Polls support this analysis. Ipsos MORI data shows that in 1998, one third of people agreed that they wanted Britain “to be like it used to be”. Ten years later that figure had risen to 61 per cent. The Campaign Company divides voters not by left and right, but by “settlers” who want stability and order and “pioneers” who want change. The former group now makes up a massive proportion of the electorate that is being ignored.

Of course there are trade-offs. A more conservative agenda might lose Labour some liberal support. But we must be careful not to over simplify. There is an increasing intellectual fascination with “post-Liberalism”. Demos, the left wing think tank, is drawn to the work of Jonathan Haidt, who believes that liberals overly focus on fairness at the expense of wider human concerns about sanctity and loyalty, as this blog eloquently explains. Oxford University and a tide of progressive academics are chattering. The tide is turning.

The left is worried about all of this. But it shouldn’t be. Labour used to care more about family, high streets, order and community. It used to take a stronger line on gambling and alcohol. It used to have a narrative about what it wanted to preserve as well as change. Look at the influence of co-operatives, mutuals and unions. This work is still carrying on in pockets. Stella Creasy’s work on payday loans; David Lammy on bookies. Jon Cruddas’s approach in Barking and Dagenham is part of a conservative tradition stemming back to George Lansbury. Blue Labour.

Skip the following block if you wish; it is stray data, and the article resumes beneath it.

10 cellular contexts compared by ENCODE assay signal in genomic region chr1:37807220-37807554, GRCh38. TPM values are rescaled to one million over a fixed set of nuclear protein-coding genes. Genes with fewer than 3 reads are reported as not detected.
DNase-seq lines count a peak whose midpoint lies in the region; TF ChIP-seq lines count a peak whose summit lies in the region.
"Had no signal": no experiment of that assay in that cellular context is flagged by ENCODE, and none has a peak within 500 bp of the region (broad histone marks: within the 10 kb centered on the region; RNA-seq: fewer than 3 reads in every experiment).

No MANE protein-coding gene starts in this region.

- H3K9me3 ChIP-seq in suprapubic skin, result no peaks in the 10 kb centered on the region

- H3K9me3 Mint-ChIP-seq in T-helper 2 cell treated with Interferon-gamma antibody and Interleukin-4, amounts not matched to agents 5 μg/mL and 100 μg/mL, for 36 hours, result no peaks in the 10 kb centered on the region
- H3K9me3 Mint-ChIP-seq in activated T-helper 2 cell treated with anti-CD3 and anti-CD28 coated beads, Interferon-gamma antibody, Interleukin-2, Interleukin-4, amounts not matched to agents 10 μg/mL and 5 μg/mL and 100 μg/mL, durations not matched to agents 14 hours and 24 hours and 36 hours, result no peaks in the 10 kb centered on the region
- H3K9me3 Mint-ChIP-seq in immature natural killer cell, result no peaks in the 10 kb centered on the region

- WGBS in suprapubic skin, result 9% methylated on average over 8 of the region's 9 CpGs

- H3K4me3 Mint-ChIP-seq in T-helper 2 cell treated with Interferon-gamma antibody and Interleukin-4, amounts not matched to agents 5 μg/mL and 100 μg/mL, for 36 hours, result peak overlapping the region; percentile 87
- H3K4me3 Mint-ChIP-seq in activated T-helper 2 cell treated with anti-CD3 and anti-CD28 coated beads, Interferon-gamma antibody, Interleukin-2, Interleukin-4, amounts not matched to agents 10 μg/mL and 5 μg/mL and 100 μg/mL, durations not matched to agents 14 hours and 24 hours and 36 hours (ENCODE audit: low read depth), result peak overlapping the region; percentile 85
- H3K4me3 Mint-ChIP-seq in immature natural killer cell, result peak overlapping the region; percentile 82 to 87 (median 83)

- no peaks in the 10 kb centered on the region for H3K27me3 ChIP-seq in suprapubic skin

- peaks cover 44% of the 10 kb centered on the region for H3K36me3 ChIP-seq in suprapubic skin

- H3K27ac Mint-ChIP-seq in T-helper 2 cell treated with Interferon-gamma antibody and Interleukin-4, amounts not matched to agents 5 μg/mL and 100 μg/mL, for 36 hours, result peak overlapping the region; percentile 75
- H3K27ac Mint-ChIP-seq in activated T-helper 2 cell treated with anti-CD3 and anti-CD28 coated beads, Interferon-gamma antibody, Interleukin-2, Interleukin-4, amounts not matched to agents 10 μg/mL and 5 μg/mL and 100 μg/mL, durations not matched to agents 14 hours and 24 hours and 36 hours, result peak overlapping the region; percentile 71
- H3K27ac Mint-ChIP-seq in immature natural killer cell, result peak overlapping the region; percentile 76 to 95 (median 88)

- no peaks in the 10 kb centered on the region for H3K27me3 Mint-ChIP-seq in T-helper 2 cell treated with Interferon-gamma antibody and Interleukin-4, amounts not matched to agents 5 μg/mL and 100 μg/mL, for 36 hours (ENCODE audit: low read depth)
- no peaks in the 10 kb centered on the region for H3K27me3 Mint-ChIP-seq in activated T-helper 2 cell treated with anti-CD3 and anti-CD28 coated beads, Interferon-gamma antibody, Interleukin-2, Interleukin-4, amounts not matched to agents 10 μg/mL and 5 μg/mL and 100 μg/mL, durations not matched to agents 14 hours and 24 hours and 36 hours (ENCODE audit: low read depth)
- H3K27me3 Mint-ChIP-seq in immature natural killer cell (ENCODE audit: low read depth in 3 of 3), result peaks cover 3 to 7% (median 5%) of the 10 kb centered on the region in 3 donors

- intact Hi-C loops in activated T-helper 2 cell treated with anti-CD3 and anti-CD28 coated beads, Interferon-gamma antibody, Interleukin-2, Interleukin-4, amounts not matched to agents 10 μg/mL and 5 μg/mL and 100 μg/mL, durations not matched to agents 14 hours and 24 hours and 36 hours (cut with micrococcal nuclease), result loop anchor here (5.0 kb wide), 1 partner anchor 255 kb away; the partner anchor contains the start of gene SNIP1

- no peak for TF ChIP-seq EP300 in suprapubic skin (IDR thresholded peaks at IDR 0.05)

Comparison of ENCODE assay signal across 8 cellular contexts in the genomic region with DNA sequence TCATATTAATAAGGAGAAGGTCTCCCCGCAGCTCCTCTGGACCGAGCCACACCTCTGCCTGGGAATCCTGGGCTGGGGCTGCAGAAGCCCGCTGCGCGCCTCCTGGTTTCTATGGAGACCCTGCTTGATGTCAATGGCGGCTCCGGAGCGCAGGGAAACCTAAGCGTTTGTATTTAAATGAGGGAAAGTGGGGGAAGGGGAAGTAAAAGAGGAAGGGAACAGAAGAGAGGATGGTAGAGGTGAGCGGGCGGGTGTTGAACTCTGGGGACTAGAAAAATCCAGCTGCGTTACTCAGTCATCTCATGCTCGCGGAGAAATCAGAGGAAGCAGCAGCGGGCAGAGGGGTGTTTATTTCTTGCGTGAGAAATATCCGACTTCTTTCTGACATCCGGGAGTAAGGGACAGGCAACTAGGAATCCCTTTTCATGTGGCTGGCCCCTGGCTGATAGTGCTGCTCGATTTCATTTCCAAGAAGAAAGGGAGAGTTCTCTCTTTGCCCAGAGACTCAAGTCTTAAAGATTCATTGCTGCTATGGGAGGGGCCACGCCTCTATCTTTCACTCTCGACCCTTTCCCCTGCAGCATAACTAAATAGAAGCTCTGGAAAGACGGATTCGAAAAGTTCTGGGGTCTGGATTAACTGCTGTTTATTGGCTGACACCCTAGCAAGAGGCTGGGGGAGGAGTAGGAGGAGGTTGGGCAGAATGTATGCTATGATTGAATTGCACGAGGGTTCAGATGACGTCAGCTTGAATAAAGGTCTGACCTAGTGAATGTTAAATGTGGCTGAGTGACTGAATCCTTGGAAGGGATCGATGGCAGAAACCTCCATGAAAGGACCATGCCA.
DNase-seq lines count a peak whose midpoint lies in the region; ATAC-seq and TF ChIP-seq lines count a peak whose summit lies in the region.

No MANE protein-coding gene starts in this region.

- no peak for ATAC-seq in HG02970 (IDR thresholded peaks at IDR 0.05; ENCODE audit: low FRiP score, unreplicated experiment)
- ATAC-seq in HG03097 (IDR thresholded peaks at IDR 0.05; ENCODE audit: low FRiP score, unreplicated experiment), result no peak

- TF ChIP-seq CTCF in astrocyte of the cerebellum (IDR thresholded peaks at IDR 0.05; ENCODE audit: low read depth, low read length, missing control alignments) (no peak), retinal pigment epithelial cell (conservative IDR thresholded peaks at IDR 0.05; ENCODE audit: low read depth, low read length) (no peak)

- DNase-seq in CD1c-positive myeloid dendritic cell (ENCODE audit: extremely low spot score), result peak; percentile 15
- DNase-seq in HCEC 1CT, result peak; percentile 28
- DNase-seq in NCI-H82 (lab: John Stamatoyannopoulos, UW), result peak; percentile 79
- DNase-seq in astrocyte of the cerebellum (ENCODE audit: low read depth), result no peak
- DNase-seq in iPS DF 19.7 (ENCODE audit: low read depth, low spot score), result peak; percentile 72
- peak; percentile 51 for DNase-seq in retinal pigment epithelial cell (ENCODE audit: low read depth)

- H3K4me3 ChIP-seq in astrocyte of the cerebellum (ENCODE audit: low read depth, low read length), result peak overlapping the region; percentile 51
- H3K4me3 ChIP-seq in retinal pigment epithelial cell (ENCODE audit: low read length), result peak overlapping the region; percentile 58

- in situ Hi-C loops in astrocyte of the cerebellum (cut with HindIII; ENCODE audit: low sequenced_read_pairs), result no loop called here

This is not hollow triangulation. There is a difference between being conservative and being Conservative. The former is prepared to take on the market, and its grounded in working people and institutions rather than big money. Whether Labour can rediscover this agenda remains open. Until we do, we are unlikely to earn the trust and respect to tempt many of the residents on the Consort back to the ballot box.

Rowenna Davis is a journalist and author of Tangled up in Blue: Blue Labour and the Struggle for Labour's Soul, published by Ruskin Publishing at £8.99. She is also a Labour councillor.

Betting forms sit in a pile at a Coral betting shop. Photograph: Getty Images.

Rowenna Davis is Labour PPC for Southampton Itchen and a councillor for Peckham

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Why Angela Merkel's comments about the UK and US shouldn't be given too much weight